Fox News host and Trump cheerleader Tucker Carlson is a culturally conservative, big-government, nationalist populist. As such, he’s upset that establishment politicians and their sponsoring elite don’t care enough to promote his and his fellow Americans’ happiness. (See his recent commentary.)

That’s weird. Why would he want them to?

Timothy Sandefur has exposed Carlson’s failure to grasp that individual freedom and its spontaneously emergent arena for peaceful voluntary exchange — the marketplace — make possible what Carlson insists he values most: “Dignity. Purpose. Self-control. Independence,” which Carlson correctly identifies as “ingredients in being happy.” In his view, those who oppose government interference with markets, that is, with our freedom to engage in mutually beneficial trade, prefer material things to higher goods like family and “deep relationships with other people.” That’s ridiculous: freedom is a higher good, and it underlies other higher goods.

But that’s not all that Carlson fails to grasp. Among other things, he misses the distinction between the libertarian’s appreciation (not “worship”) of markets and corporatism, or anti-market government support for favored business interests, such as tariffs and direct subsidies. He also engages in what I call the dark art of the package deal by assuming that America’s global empire and free markets are integral to a single rational political doctrine. On the contrary, war, big military budgets, and deficit spending make markets less free.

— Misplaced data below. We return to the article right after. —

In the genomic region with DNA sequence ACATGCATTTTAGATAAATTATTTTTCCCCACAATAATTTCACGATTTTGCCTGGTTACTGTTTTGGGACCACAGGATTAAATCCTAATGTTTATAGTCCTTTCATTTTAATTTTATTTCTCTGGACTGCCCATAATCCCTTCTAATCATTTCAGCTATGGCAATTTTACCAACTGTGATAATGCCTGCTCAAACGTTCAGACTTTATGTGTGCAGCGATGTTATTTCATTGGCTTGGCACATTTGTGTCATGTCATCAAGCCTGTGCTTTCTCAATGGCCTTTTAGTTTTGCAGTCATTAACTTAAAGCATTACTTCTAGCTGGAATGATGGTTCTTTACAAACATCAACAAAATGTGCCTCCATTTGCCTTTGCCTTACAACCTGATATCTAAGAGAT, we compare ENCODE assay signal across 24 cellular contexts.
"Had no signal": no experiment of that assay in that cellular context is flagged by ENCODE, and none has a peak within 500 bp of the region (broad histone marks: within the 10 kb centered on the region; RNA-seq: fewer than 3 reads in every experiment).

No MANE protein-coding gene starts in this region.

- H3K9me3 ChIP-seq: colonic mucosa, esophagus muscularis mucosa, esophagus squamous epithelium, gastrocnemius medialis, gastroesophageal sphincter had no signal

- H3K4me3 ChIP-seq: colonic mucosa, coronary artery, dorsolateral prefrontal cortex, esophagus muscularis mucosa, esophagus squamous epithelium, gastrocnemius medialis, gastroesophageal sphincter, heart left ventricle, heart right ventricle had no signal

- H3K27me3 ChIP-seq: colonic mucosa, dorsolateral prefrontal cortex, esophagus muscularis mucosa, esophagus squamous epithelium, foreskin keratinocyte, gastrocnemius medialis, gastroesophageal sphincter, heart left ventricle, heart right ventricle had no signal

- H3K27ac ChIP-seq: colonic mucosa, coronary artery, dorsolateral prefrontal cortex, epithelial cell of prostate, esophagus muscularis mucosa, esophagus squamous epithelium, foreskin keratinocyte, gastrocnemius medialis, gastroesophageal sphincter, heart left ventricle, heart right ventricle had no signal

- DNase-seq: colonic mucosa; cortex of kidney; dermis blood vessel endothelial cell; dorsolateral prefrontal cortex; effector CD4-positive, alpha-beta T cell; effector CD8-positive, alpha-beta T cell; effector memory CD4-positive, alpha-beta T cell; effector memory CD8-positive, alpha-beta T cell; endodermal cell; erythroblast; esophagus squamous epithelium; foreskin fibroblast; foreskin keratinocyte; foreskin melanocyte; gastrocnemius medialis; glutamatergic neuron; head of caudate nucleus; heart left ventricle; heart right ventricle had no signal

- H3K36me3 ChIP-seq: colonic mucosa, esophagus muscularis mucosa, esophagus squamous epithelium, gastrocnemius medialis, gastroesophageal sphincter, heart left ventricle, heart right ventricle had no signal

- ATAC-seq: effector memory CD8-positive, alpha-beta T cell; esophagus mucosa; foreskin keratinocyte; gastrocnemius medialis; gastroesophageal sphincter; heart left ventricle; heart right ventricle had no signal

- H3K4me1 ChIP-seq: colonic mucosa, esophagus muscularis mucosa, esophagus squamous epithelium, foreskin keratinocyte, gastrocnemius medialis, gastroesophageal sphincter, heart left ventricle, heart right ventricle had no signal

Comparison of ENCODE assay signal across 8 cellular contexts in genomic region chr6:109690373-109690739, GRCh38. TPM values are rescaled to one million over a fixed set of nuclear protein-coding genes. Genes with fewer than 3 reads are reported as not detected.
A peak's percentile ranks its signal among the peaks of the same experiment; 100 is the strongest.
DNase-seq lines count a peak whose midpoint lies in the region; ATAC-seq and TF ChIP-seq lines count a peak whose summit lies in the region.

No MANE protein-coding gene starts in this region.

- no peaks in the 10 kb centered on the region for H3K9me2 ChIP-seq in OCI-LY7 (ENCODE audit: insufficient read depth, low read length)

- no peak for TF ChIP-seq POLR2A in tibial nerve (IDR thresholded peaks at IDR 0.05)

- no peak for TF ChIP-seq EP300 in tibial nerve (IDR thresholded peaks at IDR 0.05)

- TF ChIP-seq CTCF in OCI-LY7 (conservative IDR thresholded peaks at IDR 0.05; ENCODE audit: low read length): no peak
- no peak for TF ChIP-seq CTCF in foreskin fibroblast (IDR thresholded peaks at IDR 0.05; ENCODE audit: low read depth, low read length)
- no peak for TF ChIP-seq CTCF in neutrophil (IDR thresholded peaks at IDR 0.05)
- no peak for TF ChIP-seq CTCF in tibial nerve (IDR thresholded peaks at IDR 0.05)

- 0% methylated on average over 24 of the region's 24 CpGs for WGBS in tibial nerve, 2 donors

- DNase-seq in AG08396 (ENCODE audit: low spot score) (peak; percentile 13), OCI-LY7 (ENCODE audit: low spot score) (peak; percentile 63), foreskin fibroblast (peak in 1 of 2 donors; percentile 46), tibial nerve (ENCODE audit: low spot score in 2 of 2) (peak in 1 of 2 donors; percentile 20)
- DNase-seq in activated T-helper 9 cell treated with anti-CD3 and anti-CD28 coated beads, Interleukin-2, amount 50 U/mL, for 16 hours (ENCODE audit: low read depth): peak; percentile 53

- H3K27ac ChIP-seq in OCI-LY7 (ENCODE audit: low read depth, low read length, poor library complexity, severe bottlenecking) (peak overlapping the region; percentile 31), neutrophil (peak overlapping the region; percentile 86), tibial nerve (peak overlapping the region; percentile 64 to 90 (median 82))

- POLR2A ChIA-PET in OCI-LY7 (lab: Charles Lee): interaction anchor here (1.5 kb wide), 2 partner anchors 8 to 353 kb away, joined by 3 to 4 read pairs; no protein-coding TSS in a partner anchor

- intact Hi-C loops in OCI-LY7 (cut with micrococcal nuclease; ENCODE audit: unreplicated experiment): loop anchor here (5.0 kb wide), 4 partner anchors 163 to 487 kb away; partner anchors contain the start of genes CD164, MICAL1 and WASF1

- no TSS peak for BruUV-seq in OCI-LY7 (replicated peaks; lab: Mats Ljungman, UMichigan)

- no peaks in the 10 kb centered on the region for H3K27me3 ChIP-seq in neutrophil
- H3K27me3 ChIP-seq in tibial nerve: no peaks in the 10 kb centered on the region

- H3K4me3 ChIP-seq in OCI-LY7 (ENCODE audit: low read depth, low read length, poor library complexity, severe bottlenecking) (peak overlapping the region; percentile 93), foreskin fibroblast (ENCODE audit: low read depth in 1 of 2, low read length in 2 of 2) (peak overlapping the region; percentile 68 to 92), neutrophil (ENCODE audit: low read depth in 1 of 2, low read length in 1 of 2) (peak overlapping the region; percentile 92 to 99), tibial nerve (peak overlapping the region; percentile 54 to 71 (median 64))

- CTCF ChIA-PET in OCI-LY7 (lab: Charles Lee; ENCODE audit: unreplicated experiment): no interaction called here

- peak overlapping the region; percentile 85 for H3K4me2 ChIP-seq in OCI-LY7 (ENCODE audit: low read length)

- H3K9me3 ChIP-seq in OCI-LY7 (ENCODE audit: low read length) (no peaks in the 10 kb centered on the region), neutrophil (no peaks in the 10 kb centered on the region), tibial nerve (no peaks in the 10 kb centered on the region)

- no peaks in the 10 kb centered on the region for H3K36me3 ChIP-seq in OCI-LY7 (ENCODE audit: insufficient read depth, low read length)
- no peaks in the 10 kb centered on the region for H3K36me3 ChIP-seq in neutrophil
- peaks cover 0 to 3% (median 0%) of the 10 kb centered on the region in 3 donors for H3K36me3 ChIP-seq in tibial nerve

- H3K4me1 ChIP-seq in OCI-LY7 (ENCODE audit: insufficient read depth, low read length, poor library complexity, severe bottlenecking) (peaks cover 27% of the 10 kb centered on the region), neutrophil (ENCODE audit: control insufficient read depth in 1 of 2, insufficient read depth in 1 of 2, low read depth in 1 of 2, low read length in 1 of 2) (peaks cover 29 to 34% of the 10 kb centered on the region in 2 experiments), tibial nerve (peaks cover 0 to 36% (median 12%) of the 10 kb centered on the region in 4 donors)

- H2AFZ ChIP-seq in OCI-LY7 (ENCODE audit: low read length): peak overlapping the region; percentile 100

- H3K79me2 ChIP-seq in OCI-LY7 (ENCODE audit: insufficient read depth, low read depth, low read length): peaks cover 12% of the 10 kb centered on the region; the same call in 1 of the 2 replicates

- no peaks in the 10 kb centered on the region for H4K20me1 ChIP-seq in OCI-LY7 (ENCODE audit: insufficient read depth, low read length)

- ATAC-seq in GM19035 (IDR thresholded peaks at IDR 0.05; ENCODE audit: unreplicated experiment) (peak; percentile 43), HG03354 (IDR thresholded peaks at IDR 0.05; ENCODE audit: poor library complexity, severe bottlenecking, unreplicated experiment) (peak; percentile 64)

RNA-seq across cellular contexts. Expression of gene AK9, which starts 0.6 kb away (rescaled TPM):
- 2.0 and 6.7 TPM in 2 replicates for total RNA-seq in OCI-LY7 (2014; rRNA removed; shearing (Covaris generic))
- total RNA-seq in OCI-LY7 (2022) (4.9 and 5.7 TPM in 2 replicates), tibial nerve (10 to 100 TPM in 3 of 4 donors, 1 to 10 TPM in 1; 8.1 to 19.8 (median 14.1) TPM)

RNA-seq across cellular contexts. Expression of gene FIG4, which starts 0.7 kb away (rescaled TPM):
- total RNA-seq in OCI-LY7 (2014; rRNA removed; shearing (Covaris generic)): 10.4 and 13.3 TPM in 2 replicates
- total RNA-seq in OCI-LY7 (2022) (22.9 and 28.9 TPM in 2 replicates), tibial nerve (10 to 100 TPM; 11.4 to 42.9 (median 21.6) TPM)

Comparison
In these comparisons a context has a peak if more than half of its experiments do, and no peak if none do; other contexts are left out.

Let’s look at Carlson’s major complaint: that America’s so-called leaders (Trump excepted, I suppose) don’t love us. He spends a good deal of time whining about this. Rather than demand that our (mis)leaders get out of our way and leave the pursuit of happiness to us through private consensual interaction, Carlson calls on the politicians to care for us and even to make us happy. Why he doesn’t find that prospect disgusting is beyond understanding. Politicians could only do what Carlson asks by deciding what ought to make us happy and by forcing us to obey them. Thanks, Tucker, but no thanks.